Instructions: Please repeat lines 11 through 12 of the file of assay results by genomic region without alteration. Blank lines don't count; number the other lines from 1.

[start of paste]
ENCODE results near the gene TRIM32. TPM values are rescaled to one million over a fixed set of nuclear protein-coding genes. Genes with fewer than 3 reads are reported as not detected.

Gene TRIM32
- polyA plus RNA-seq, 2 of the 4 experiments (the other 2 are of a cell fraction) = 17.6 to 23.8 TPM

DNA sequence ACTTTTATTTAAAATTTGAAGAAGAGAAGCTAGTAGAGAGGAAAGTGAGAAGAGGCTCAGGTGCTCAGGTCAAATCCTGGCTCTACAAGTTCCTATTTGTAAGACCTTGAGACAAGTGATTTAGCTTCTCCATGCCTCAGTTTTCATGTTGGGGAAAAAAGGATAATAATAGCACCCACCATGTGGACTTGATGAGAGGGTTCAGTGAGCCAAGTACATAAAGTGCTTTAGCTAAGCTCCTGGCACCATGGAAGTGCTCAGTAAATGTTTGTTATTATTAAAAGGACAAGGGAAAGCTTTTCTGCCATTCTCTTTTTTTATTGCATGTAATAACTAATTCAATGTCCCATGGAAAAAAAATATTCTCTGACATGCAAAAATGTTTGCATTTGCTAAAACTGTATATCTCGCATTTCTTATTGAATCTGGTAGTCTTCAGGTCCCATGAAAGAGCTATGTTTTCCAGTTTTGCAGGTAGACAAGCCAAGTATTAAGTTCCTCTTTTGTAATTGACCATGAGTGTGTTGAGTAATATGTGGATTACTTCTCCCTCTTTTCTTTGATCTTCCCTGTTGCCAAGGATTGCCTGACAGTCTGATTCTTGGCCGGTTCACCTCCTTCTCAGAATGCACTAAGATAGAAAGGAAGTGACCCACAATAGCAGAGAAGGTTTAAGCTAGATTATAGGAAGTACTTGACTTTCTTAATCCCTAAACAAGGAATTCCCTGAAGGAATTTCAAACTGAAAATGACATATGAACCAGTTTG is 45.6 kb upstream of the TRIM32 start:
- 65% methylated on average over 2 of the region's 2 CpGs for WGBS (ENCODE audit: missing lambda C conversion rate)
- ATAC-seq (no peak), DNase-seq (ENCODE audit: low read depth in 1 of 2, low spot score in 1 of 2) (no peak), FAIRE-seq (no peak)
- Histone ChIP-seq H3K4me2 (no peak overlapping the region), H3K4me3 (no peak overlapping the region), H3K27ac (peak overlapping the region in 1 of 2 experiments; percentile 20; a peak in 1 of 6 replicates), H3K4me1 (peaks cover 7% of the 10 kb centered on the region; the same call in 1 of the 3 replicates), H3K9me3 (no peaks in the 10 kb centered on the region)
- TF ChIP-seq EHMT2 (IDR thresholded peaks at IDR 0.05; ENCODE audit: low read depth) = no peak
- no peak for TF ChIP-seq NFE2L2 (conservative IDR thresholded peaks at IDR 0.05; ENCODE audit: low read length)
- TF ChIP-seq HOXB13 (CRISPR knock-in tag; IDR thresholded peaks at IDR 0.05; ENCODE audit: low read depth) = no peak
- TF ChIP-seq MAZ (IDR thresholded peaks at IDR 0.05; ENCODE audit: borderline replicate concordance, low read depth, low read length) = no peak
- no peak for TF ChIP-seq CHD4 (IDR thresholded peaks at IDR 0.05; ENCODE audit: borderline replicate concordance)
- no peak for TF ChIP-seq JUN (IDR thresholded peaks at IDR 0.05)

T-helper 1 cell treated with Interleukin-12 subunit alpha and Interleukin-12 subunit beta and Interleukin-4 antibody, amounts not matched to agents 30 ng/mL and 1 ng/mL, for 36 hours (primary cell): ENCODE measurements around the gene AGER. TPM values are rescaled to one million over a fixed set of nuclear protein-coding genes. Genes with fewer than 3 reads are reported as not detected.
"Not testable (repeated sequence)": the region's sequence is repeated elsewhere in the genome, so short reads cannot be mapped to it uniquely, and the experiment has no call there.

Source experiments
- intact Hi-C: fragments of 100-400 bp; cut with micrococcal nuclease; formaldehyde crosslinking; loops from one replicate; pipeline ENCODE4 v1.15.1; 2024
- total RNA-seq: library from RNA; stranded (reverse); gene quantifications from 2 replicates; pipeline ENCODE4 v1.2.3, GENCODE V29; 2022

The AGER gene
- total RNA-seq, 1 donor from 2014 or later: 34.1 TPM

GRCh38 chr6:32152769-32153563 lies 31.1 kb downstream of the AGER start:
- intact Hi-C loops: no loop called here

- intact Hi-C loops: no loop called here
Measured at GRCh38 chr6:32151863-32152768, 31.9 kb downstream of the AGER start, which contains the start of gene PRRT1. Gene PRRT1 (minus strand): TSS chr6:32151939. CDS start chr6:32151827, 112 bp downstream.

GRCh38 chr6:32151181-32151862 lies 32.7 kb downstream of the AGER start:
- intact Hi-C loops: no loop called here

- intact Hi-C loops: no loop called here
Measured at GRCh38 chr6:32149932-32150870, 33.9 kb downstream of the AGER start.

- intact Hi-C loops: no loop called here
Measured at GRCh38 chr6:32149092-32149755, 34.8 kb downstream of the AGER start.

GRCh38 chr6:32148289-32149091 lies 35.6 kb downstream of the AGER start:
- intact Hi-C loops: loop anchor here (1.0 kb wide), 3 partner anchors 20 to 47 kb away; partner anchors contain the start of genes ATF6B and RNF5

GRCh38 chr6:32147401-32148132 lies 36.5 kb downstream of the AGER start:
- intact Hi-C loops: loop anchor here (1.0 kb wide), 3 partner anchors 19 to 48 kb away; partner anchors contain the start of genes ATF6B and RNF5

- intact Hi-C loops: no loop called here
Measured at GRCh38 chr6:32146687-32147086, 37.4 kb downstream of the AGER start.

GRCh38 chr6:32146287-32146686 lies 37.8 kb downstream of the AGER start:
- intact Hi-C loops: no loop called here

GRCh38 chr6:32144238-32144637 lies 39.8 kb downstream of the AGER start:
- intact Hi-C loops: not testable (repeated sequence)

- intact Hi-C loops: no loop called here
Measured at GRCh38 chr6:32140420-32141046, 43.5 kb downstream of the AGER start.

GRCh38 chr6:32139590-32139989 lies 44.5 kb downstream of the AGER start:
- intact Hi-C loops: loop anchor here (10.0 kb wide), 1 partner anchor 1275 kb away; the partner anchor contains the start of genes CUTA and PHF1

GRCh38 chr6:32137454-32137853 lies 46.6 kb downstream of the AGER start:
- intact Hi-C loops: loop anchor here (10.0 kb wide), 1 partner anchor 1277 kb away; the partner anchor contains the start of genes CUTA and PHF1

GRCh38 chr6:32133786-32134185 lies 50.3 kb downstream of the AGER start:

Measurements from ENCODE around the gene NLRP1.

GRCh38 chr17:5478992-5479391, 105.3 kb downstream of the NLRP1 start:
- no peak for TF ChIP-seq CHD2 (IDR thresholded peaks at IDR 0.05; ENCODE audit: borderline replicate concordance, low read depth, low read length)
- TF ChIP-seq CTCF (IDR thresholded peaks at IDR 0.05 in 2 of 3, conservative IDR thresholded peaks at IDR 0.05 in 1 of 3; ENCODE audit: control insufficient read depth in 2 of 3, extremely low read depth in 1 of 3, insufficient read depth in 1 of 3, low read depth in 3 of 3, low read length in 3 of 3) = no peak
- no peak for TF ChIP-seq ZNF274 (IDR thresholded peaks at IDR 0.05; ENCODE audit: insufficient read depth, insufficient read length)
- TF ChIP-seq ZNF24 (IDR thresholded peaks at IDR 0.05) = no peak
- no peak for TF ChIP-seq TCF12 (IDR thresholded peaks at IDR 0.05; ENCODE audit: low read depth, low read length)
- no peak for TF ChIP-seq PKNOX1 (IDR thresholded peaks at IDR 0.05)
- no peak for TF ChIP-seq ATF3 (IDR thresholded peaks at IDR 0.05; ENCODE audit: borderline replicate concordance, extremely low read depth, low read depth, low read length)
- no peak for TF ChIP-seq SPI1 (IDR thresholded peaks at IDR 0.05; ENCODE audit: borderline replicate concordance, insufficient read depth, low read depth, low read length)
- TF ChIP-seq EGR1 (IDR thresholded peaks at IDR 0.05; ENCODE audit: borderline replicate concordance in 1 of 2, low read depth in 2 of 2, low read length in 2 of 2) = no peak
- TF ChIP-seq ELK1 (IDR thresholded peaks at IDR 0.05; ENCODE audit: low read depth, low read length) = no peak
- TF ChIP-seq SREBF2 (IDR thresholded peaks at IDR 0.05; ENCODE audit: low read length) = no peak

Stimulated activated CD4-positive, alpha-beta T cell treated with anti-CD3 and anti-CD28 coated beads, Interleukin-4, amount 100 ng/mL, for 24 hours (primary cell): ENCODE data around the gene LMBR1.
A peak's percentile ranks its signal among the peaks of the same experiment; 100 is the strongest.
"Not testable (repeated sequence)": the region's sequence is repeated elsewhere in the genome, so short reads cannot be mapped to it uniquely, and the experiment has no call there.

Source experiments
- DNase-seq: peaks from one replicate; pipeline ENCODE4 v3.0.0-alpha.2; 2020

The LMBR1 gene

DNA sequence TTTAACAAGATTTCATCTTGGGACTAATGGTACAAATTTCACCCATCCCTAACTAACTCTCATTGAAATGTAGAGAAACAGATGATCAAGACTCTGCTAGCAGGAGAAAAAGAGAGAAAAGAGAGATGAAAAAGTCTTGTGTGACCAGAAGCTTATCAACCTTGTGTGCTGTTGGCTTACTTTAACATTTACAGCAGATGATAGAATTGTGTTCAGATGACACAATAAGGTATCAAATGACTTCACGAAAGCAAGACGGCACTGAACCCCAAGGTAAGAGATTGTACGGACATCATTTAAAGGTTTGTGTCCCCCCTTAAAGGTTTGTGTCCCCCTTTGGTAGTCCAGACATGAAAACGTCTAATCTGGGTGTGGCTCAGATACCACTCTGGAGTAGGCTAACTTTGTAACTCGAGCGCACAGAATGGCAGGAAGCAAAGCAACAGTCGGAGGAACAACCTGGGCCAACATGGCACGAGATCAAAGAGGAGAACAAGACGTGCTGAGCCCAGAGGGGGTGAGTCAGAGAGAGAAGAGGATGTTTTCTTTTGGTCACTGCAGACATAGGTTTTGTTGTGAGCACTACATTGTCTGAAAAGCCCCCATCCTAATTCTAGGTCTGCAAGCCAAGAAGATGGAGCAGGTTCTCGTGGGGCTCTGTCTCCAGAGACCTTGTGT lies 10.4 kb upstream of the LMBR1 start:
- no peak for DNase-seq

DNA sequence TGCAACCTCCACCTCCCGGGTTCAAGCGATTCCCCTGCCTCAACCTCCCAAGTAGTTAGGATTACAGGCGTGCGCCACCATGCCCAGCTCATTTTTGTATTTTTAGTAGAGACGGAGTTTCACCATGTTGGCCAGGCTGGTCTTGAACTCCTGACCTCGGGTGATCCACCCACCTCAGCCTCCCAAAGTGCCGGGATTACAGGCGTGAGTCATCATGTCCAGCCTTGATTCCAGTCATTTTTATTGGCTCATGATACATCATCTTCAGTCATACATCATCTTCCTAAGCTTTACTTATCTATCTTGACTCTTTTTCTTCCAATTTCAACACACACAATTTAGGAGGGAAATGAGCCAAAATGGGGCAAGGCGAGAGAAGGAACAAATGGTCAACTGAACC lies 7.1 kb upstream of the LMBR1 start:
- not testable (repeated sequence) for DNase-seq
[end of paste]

- TF ChIP-seq MAZ (IDR thresholded peaks at IDR 0.05; ENCODE audit: borderline replicate concordance, low read depth, low read length) = no peak
- no peak for TF ChIP-seq CHD4 (IDR thresholded peaks at IDR 0.05; ENCODE audit: borderline replicate concordance)